Purpose – This study analyzes self-perceptions of justice and burnout in job attitudes and behaviors (job satisfaction, affective organizational commitment, and turnover intentions).
Theoretical framework – The literature foresees that perceptions of injustice in the workplace may impact affective organizational commitment (Folger & Konovsky, 1989), job satisfaction (Folger & Konovsky, 1989; Cohen-Charash & Spector, 2001; Colquitt, Conlon, Wesson, Porter, & Ng, 2001), and turnover intentions (Flint, Haley, & McNally, 2013; Vaamonde, Omar, & Salessi, 2018), as well as causing frustration, chronic stress, and burnout (Maslach, 2007).
Design/methodology/approach – A quantitative survey was carried out of internal auditors of companies and a total of 124 valid questionnaires were obtained. The data were analyzed using structural equation modeling.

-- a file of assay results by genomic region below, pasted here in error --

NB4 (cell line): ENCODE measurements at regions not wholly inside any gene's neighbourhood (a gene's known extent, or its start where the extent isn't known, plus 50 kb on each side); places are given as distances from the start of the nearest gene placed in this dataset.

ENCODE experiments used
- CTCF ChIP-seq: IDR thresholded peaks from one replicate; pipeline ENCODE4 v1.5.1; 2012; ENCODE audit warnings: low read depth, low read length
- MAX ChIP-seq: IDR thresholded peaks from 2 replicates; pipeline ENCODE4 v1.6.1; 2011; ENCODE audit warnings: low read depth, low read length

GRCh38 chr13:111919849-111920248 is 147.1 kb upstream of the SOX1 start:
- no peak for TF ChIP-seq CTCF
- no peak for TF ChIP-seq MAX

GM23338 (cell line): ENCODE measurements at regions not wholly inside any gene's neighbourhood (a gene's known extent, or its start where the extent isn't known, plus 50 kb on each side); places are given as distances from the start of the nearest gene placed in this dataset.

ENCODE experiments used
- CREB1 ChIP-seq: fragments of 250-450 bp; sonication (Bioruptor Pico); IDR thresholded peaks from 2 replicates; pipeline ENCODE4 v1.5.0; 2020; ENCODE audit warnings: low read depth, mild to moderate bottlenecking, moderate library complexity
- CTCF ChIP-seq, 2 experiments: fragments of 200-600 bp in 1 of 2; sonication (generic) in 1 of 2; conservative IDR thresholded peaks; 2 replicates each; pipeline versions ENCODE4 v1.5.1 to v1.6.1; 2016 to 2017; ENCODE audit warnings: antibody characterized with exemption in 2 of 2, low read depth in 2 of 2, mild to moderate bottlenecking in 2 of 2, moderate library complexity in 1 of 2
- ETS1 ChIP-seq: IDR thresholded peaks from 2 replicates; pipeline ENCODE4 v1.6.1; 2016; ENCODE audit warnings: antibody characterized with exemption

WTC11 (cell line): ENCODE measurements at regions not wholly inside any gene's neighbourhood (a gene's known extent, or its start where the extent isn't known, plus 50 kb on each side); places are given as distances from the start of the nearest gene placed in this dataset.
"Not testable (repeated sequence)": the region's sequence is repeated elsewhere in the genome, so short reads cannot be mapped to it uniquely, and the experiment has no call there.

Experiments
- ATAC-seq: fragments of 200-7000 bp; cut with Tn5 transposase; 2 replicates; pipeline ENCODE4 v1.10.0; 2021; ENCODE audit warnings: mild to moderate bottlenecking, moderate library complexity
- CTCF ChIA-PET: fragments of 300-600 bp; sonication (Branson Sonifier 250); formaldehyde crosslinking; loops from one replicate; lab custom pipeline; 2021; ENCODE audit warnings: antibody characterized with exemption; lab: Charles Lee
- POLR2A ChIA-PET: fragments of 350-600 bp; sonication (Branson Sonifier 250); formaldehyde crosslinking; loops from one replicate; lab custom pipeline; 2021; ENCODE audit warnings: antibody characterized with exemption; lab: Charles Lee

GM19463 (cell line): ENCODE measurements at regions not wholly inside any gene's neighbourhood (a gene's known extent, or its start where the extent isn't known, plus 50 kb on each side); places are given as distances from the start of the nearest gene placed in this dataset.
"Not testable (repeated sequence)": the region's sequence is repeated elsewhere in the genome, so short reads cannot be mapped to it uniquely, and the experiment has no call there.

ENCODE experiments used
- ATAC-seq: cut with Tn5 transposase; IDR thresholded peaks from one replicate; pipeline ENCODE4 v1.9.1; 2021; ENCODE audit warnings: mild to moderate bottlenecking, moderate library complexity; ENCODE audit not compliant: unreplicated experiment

Findings – The results indicated direct relationships between distributive justice and behavioral variables. They also revealed mediation by burnout in the relationships between procedural justice and both job satisfaction and affective organizational commitment. They also show that auditors who perceive procedural injustice present turnover intentions when they are emotionally exhausted and in a state of depersonalization.
Research Practical & Social implications – This research shows how perceptions of organizational justice are capable of psychologically influencing individuals into displaying positive behaviors (greater job satisfaction and affective organizational commitment) or dysfunctional behaviors (turnover intentions).
Originality/value – The paper discusses attitudes of initiative and social interaction and passive attitudes arising from exhaustion and indifference to work, and how these can derive from judgments about resource allocation, decision-making processes, and interactions with supervisors.
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